Singapore vs Hong Kong: Why the Lion City Wins as the Best Place in Asia to Do Business

Singapore vs Hong Kong: Why the Lion City Wins as the Best Place in Asia to Do Business

As leading cities in Asia, both Singapore and Hong Kong boast strategic advantages for businesses, namely open economy, strong rule of law, political stability, key geographical location, low and simple tax regime, business-friendly environment, world-class infrastructure, and educated English-speaking workforce.



The two business destinations have been consistently recognised and well-placed in rankings such as the World Bank’s Doing Business 2017 Report which put Singapore and Hong Kong in the second and fourth places respectively, the IMD World Competitiveness Yearbook 2017 which positioned Singapore and Hong Kong among the top three most competitive nations in the world, and the Economist Intelligence Unit Country Forecasts Report 2014 which lauded the two cities as top places for investment both in the region and in the world. This rankings explain why the Singapore vs Hong Kong competition for the title of the most important business hub in Asia has always been an intense one.


Given the close tie in choosing between The Lion City and Hong Kong as business destinations, here are the main reasons why doing business in Singapore is a great decision.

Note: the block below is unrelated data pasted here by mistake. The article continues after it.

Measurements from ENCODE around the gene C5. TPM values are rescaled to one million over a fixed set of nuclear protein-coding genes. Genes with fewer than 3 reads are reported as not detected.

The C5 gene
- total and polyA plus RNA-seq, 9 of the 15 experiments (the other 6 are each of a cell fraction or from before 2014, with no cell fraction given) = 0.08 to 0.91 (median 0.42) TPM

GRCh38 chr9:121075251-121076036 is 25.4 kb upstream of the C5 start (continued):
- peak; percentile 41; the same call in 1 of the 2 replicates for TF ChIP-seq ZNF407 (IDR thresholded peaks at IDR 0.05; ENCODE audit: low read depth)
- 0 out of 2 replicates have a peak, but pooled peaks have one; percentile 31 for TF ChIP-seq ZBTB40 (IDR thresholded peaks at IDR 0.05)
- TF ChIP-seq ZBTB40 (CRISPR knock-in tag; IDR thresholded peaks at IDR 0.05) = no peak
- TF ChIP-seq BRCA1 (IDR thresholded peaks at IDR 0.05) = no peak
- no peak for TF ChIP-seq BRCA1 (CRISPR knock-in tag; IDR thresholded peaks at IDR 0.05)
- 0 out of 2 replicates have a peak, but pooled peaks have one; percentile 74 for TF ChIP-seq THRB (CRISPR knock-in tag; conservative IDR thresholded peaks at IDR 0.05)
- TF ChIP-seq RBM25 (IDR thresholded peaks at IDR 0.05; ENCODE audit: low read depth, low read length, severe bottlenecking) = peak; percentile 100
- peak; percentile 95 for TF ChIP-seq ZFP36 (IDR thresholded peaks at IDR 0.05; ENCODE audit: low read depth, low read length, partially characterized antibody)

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Political Climate

This year marks the 20 years since the handover of Hong Kong back to Mainland China, effecting the “one country, two systems” way of governance. Hong Kong residents have been adjusting to the Chinese way of rule often not without some friction as witnessed through the Umbrella Revolution and the Occupy Central movement. This has caused unrest and disruption to the day-to-day activities in Hong Kong. In contrast, Singapore is renowned for being a peaceful city-state where protests are quickly quelled. In addition, over the years, the rise of other Chinese cities has led to a decreased economic clout of Hong Kong. Indeed, Hong Kong, today, faces competition from the cities of Beijing, Shanghai and Shenzhen.